McMaster releases statement on death of man at Charleston County jail
COLUMBIA, S.C. (WCSC) - South Carolina Gov. Henry McMaster released a brief statement Friday afternoon on the Jan. 5 death of a man at the Al Cannon Detention Center.
McMaster’s statement came a day after video of the encounter between 31-year-old Jamal Sutherland and Charleston County detention deputies was released by Sheriff Kristin Graziano.
Jamal Sutherland’s death is a tragedy. The video of this incident reveals issues which need to be addressed in training, procedures and policies around law enforcement’s encounters with those experiencing mental illness.
Jamal’s mother, Amy, has bravely challenged us all to learn from her son’s tragic death. We will do so.
I ask that South Carolinians join Peggy and me in lifting Jamal, his family, and his loved ones up in prayer.
Amy Sutherland spoke to reporters at noon Friday and called for peace.
“I don’t want any violence in my city,” Amy Sutherland said. “I want us to view this tape and I want us to learn what we don’t want to have happen again. I ask no violence,” she said.
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- Jamal Sutherland’s mother after release of video: ‘I don’t want any violence in my city’
- City leaders, pastors call for unity, justice in Charleston County jail death investigation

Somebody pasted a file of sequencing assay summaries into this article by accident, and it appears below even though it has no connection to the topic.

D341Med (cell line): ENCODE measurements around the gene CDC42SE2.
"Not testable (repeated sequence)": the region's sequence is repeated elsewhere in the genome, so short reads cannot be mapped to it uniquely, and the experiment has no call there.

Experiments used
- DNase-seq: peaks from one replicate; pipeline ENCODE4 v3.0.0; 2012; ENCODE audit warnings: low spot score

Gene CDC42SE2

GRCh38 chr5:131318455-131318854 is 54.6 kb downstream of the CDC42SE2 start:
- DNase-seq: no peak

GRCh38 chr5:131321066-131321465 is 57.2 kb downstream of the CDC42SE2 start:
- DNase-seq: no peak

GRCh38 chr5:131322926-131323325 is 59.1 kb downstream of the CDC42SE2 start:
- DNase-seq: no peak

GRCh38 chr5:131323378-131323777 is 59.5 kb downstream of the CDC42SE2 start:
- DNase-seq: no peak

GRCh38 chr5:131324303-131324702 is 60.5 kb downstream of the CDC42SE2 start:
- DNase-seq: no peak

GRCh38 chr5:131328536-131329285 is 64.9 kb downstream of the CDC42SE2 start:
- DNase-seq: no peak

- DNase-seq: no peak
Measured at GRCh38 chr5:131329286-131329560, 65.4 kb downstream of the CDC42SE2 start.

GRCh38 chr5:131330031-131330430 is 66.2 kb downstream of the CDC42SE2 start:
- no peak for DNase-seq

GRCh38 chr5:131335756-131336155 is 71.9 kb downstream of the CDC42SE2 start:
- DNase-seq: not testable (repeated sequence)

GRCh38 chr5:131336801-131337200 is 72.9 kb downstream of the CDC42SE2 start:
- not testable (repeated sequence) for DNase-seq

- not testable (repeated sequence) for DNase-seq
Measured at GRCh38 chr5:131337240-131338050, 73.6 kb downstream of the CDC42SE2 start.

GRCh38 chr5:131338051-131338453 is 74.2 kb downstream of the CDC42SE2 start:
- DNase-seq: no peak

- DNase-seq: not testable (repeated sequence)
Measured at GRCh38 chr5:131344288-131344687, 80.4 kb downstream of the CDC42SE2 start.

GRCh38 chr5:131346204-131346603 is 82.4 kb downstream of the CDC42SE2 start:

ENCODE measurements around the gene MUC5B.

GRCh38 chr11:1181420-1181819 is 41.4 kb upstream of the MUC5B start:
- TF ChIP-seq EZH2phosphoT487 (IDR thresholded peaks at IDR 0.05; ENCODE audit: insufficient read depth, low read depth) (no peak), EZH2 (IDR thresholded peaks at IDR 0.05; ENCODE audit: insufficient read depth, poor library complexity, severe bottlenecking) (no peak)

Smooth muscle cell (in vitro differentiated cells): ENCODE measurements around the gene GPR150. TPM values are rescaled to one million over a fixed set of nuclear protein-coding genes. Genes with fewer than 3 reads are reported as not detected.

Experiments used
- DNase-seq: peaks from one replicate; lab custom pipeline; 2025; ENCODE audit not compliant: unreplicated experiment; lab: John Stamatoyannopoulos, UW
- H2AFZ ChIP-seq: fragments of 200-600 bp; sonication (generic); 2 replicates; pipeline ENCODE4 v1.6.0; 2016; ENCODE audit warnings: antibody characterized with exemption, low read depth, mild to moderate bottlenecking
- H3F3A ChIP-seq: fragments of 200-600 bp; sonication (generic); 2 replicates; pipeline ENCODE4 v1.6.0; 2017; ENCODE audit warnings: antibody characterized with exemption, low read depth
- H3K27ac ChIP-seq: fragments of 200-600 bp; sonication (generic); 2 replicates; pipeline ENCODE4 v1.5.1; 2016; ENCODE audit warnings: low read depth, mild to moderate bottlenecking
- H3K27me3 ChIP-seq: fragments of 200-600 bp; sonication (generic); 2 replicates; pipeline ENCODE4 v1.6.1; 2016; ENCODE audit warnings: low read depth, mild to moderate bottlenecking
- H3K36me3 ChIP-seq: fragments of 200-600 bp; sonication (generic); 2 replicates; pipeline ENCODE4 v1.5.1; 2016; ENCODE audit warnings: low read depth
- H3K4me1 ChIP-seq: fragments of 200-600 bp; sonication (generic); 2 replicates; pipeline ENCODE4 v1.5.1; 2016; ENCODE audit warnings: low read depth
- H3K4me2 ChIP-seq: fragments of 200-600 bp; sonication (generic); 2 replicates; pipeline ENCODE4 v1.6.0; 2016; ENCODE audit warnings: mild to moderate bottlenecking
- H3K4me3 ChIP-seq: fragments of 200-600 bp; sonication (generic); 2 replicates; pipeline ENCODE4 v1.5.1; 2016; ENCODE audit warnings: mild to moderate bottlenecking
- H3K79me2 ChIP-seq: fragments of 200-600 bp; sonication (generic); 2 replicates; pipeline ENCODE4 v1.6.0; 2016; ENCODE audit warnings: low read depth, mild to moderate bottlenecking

- Sheriff releases video involving inmate’s death at Charleston County jail
- State senator urges calm ahead of video release showing Charleston Co. inmate’s death
- Pathologist: No ‘unusual or excessive interactions’ during incident involving deputies, inmate
Jamal Sutherland died approximately 10 hours after bring brought to the detention center on a charge of third-degree assault and battery.
Ninth Circuit Solicitor Scarlett Wilson said the investigation has so far revealed that he became unresponsive while detention deputies tried to forcibly remove him from his cell so he could appear at a bond hearing on the charge.
But attorney Mark Peper, who is representing the Sutherland family, said he was “clearly, clearly experiencing mental health issues that cannot be adequately addressed at a detention center.”
“That’s why the law prevents it. That’s why the law says, ‘No person who is not mentally sound, shall be confined to the custody of a detention center, or state prison,’” Peper said.
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